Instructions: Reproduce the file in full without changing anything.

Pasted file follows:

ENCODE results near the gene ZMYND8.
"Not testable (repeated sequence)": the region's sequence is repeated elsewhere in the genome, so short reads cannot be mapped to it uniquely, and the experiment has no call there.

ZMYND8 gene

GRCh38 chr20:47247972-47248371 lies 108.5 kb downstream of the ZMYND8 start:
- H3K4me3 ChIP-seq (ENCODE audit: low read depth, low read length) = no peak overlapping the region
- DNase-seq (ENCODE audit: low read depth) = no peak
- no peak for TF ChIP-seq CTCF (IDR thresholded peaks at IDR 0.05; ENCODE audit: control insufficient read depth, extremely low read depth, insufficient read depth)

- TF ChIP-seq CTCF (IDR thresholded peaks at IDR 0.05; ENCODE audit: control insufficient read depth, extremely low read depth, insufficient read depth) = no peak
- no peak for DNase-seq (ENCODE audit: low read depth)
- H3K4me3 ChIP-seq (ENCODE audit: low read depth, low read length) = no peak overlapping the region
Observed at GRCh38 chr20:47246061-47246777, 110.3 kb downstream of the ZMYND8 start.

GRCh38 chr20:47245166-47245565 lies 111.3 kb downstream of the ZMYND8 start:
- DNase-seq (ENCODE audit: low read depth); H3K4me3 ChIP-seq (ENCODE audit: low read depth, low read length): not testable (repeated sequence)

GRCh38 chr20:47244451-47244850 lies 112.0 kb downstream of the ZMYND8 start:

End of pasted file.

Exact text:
ENCODE results near the gene ZMYND8.
"Not testable (repeated sequence)": the region's sequence is repeated elsewhere in the genome, so short reads cannot be mapped to it uniquely, and the experiment has no call there.

ZMYND8 gene

GRCh38 chr20:47247972-47248371 lies 108.5 kb downstream of the ZMYND8 start:
- H3K4me3 ChIP-seq (ENCODE audit: low read depth, low read length) = no peak overlapping the region
- DNase-seq (ENCODE audit: low read depth) = no peak
- no peak for TF ChIP-seq CTCF (IDR thresholded peaks at IDR 0.05; ENCODE audit: control insufficient read depth, extremely low read depth, insufficient read depth)

- TF ChIP-seq CTCF (IDR thresholded peaks at IDR 0.05; ENCODE audit: control insufficient read depth, extremely low read depth, insufficient read depth) = no peak
- no peak for DNase-seq (ENCODE audit: low read depth)
- H3K4me3 ChIP-seq (ENCODE audit: low read depth, low read length) = no peak overlapping the region
Observed at GRCh38 chr20:47246061-47246777, 110.3 kb downstream of the ZMYND8 start.

GRCh38 chr20:47245166-47245565 lies 111.3 kb downstream of the ZMYND8 start:
- DNase-seq (ENCODE audit: low read depth); H3K4me3 ChIP-seq (ENCODE audit: low read depth, low read length): not testable (repeated sequence)

GRCh38 chr20:47244451-47244850 lies 112.0 kb downstream of the ZMYND8 start: